• From Denver: The most direct route is I-70W > UT-72S > UT-24W > UT-62S. However, coming from the East, Moab (a Utah adventure-hub) isn’t too far out of the way if you want to turn this into a bigger trip.

    Camping Near Bryce Canyon National Park

    Plan on bringing your RV, van, or camping rig on your trip? The dark sky in Bryce Canyon makes for incredible stargazing conditions at night for camping. With paid campgrounds and dispersed camping available, you have multiple options on where to sleep under the stars during your trip to Bryce Canyon National Park.

    Bryce Canyon National Park Campgrounds

    There are two campgrounds available for use inside the park. Each campground has 100 campsites and access to a dump station with potable water nearby. You can also leave your vehicle parked at your campsite and use the free Bryce Canyon National Park shuttle to get around the park.

    Both campgrounds have flush toilets along with fire rings and picnic tables. Neither campground has showers or sewer, water, or electrical hookups.

    North Campground

    North Campground is on the east of the Visitors Center. Of the 100 campsites available, half are for RV campers and the other half for tent campers.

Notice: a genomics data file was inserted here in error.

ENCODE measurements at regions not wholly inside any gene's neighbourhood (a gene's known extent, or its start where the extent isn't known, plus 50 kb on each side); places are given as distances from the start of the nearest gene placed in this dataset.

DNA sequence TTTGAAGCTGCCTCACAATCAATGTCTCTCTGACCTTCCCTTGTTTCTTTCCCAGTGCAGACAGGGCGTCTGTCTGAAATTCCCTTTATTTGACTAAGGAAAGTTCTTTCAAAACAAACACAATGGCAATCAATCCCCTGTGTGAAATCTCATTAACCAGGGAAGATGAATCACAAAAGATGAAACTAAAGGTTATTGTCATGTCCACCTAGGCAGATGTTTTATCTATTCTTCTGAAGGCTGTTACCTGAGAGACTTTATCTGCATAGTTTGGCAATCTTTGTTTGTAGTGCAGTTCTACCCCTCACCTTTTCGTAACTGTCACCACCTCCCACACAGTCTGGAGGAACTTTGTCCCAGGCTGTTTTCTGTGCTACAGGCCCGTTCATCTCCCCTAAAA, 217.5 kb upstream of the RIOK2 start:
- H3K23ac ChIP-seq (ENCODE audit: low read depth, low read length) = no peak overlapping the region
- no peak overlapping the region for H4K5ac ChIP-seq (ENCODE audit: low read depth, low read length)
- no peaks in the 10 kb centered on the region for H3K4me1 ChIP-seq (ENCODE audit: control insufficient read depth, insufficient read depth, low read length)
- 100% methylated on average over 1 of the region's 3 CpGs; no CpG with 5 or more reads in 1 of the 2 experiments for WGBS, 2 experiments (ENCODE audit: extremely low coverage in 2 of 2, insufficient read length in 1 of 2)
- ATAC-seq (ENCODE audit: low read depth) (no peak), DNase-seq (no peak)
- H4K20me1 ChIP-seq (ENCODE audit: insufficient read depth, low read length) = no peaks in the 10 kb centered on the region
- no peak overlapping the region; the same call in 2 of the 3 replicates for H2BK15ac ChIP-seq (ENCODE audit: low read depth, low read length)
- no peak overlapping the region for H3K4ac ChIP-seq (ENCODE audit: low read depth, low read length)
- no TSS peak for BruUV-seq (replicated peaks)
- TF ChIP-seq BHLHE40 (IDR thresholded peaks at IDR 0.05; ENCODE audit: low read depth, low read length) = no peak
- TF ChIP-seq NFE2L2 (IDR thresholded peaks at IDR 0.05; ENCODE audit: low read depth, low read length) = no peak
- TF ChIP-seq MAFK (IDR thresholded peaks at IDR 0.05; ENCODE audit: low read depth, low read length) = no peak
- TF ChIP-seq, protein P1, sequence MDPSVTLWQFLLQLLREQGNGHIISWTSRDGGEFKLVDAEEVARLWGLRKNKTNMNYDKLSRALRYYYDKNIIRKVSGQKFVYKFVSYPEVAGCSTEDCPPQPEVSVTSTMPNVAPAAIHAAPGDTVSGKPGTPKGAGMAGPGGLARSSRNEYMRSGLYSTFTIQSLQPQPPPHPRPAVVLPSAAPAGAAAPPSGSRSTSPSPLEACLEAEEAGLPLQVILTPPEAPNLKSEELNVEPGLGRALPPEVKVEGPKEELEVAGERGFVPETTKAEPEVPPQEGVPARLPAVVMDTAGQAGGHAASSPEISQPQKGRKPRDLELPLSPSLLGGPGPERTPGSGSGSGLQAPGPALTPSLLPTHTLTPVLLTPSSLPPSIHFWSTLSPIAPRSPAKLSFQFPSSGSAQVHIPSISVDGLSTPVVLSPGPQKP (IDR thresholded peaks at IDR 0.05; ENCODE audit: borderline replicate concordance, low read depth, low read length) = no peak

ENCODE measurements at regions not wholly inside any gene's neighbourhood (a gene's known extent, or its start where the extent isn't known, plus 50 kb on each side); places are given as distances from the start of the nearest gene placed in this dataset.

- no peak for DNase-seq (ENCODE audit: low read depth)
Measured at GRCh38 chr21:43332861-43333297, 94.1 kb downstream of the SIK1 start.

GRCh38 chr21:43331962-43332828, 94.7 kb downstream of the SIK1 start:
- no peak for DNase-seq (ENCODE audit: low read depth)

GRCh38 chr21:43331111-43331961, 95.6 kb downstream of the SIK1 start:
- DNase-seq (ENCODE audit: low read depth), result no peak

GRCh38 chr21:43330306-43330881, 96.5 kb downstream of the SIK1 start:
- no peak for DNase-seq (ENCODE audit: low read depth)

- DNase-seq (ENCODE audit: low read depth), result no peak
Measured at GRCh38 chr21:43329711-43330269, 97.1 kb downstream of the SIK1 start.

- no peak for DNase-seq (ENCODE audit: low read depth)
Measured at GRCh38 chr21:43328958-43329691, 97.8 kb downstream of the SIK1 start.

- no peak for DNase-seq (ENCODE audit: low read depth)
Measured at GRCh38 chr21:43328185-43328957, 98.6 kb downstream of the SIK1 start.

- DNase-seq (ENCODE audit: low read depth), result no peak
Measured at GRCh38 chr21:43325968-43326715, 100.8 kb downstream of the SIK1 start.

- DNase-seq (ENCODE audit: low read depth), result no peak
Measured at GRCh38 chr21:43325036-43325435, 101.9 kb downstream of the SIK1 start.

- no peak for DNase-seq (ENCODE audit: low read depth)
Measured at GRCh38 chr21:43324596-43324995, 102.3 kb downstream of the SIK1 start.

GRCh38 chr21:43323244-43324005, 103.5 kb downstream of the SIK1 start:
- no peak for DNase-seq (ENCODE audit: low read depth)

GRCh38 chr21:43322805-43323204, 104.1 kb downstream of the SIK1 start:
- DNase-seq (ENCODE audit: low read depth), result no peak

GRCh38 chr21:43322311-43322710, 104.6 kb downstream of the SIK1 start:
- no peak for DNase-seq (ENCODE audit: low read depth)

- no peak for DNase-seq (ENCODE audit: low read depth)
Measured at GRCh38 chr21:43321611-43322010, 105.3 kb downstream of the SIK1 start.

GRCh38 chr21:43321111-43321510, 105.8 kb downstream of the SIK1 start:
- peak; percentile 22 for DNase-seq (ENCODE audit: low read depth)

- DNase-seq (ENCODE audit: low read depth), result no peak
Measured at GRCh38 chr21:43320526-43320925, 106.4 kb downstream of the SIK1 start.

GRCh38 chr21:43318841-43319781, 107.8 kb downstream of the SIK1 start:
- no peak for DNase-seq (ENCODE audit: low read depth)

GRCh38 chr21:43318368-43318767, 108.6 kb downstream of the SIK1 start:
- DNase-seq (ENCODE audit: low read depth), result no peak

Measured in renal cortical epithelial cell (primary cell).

The campground costs $30 per night. First-come, first-served camping is from January 1-May 18. From May 19-October 6, you must reserve a campsite on the Recreation.gov website.

    a dusty campsite at North Campground in Bryce Canyon National Park
    Camping at Bryce Canyon’s North Campground

    Sunset Campground

    Another option for camping in Bryce Canyon National Park is Sunset Campground. This campground is near Sunset Point, about 1.5 miles south of the Visitor Center.

    There is first-come, first-served camping here from April 15-May 17 and October 15-October 31. From May 18-October, there is a 14-day reservation window from May 18-October 14. You can reserve a campsite on Recreation.gov.

    Sunset Campground also has a reservable group site at an additional cost.

    Campgrounds Near Bryce Canyon

    There is an abundance of paid private campgrounds around Bryce Canyon National Park. These campgrounds often feature unique amenities that the campgrounds in the park do not offer.

    Ruby’s Inn RV Park & Campground

    Anyone who has visited Bryce Canyon knows that Ruby’s Inn is the hub of lodging, camping, eating, and shopping near the park. It is just a short drive from the park entrance. The free park shuttle also stops here for convenient access to the park.